Is this the face of a mare that will spaz, fall over, and take off?
Yes, yes it is.
Fi had a couple days off after her adventures at Equine Affaire. I had school work and then my husband got rear-ended. This has us with one car between the two of us and cost me another day at the barn. With Fi, that pretty much doesn't matter. She takes days off in stride.
It was cold, brisk, and there was a wound up TB gelding attempting to jump when we went down. Attempting being the key word, he was taking fliers and bucking and generally being a handful. Fi was in her hackamore since my goal for the day was to ride with as little hand as possible. The hackamore usually keeps me out of her mouth. We warmed up nicely, just the occasional head toss when she was told to move off my left leg. She demonstrated her little Western jog, maintaining it off of just my seat and legs. I loved it.
The oopsie moment came when I was going along the rail and the TB jumped the jump right next to us. He landed and exploded next to Fiona. Fi exploded alongside him, half-rearing and trying to bomb off. I rode through it and kicked her on. As we turned back across the ring, she went off again. This time, I lost my balance. It happens to everyone eventually. I realized I was in a bad spot and decided to bail. I remember kicking free of my stirrups and trying to grab her mane, but at the same time she started to go up again.
I once had a horse flip over on me. He reared up and flipped over backwards. I managed to bail and kick clear, avoiding serious injury, but it's not the kind of thing you forget.
As soon as she started to go up past a half rear, I went for her mane so I wouldn't pull her over but missed. It just happened too fast. I'm pretty sure the hackamore is why she hit the ground next to me. I let go of the reins but it was too late. She didn't flip over, but she did lose her balance and we both ended up on the ground. Fortunately I kicked free with plenty of time, so I just landed next to her. She went down very softly. I'm quite sure she was trying to avoid landing on me and she didn't get up until I'd already pushed myself to my knees.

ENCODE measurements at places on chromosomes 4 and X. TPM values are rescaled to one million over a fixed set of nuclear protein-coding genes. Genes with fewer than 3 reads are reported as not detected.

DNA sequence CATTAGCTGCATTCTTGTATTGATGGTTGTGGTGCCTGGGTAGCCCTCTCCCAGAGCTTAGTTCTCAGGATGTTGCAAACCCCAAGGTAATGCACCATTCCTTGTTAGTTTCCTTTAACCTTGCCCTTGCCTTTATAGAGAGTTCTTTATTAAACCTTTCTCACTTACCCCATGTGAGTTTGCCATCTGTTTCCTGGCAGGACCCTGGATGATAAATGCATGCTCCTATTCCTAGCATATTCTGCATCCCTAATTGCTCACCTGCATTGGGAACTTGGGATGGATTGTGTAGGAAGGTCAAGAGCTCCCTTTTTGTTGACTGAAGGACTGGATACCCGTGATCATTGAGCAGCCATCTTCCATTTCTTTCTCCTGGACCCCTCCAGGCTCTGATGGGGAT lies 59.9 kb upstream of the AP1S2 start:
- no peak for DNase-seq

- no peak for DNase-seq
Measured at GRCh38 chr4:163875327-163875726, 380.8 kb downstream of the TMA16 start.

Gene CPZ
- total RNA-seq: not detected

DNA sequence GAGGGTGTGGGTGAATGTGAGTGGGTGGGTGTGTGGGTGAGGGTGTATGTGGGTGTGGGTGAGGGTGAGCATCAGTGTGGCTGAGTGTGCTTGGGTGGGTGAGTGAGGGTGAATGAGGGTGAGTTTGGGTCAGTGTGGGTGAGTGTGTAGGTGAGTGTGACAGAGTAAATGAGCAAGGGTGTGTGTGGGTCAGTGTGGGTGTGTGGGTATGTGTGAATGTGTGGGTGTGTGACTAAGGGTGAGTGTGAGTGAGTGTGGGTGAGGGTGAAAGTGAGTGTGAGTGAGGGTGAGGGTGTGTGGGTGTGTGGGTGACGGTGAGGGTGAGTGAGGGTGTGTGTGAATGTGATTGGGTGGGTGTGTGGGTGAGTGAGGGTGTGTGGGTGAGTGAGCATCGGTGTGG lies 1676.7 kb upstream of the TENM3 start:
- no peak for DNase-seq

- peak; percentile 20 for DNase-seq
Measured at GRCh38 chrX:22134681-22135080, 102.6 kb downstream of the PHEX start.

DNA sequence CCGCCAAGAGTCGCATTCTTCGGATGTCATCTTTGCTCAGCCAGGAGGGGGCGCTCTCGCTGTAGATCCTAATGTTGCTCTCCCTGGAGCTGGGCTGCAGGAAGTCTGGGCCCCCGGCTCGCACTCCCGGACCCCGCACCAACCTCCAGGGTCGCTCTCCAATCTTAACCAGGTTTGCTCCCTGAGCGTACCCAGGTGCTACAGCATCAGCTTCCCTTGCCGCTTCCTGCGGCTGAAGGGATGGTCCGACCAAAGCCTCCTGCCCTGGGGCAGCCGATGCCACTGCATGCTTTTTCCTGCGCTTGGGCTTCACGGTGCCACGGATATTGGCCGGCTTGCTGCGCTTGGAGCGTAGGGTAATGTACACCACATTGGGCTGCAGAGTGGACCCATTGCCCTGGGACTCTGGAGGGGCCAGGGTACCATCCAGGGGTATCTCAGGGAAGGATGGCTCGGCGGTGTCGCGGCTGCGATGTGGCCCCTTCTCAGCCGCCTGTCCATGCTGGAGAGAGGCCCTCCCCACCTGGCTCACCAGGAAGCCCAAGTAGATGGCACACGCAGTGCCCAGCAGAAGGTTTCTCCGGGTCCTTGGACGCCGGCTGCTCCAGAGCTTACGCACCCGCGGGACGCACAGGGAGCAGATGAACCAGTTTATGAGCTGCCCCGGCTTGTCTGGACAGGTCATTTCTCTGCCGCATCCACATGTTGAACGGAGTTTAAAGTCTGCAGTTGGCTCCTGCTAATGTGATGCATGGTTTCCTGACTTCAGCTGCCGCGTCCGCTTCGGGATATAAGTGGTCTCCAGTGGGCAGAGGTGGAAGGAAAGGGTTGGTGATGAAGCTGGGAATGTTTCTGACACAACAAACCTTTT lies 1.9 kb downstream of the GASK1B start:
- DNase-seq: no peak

Unfortunately, being Fiona, once on her feet she took off for the barn. When in doubt, she goes to her safe place. Now this is where it gets interesting. There were a couple ways to get out of the ring. She could:
a) Go through the open gate that was right there
b) Go over the Novice sized coop that was next to the open gate, the one she has jumped many times in lessons
c) Go over the fence that goes around the ring that's about 3'6"
Yeah, she jumped the fence. Whacked it on the way over, since it was probably the biggest thing she's ever jumped, but she gathered herself up and jumped it surprisingly nicely. I ran after her, chasing her all the way up to the barn where I found her hanging out with some working students that heard her tearing up from the ring. Being the princess, she was completely calm and had waited at the entrance of the barn for someone to come get her.
I wheezed over to check out my girl. Since she fell, we had to go over every inch of her. We did find where she'd scraped the front of each of her hind fetlocks, probably while leaping out of the ring. The left was pretty minor, the right was bleeding but shallow. I was really thankful she had her boots on, so the only damage was below her boots.
I walked her back down to the ring so we could get back to work. I passed the TB that had been jumping on my way. The rider said she'd had more than enough excitement for one day. That made two of us.
I remounted and Fi went back to work like nothing had happened. That's the princess for you. Exactly one minute of chaos, followed by going back to work like a little angel. My trainer commented on the fact that Fiona chose to jump out of the ring, rather than go out the open gate just ten feet over. We also discussed the fact that she was so organized about it. We've decided that she'll be doing some free jumping in the future. If part of the issue is having a rider around, we can work on that.
Fortunately I've got nothing more than a couple sore muscles to show for today's adventure. Every once in awhile Fiona has to remind me (and everyone else) that there's a reason she's not considered amateur friendly.